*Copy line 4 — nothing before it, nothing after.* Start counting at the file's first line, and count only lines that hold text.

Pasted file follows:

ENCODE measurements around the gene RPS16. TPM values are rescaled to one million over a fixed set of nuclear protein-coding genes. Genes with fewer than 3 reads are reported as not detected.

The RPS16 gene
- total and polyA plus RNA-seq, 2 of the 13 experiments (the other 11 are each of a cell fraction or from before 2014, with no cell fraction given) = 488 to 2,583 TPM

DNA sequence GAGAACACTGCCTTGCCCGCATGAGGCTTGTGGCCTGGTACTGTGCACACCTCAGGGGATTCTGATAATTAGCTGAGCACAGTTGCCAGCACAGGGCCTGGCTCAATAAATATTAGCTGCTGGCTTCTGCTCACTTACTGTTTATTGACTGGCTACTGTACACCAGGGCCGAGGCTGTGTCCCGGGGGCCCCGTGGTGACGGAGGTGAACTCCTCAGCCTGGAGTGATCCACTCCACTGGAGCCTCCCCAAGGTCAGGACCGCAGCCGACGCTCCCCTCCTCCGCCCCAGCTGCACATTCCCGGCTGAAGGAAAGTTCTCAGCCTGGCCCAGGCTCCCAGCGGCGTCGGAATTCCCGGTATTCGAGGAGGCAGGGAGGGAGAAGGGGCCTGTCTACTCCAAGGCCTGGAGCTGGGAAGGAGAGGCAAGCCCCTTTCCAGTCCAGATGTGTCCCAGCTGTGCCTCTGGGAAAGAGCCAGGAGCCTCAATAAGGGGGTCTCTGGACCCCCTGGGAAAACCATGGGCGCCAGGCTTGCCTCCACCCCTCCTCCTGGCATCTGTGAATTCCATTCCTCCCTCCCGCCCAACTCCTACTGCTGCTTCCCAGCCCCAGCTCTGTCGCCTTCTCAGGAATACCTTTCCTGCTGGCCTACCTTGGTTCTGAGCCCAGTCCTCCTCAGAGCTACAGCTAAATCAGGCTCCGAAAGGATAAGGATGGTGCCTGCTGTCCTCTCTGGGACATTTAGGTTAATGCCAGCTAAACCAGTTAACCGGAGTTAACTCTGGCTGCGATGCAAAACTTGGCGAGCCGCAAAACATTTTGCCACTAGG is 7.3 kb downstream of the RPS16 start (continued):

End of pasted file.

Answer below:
DNA sequence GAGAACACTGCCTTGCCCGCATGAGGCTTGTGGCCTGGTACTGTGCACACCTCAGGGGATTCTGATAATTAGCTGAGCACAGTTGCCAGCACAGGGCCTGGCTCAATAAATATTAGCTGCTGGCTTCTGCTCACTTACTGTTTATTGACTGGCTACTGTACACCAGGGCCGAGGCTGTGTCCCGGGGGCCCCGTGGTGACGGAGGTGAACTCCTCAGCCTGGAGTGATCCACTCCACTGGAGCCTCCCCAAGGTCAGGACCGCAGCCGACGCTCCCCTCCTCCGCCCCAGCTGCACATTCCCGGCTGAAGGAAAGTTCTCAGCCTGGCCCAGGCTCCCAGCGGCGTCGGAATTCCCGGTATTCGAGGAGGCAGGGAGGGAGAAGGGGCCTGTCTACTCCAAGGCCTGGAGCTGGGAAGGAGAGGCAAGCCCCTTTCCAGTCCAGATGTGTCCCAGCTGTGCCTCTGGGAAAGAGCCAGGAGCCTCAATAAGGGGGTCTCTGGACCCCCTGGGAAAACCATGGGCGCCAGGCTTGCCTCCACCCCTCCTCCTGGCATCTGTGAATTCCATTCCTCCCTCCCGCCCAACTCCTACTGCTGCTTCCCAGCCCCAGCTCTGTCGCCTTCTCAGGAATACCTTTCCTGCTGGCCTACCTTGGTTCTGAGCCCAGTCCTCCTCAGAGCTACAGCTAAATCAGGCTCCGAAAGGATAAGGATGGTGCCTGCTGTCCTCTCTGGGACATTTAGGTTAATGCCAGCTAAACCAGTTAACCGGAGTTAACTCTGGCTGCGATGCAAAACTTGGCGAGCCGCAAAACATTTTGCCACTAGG is 7.3 kb downstream of the RPS16 start (continued):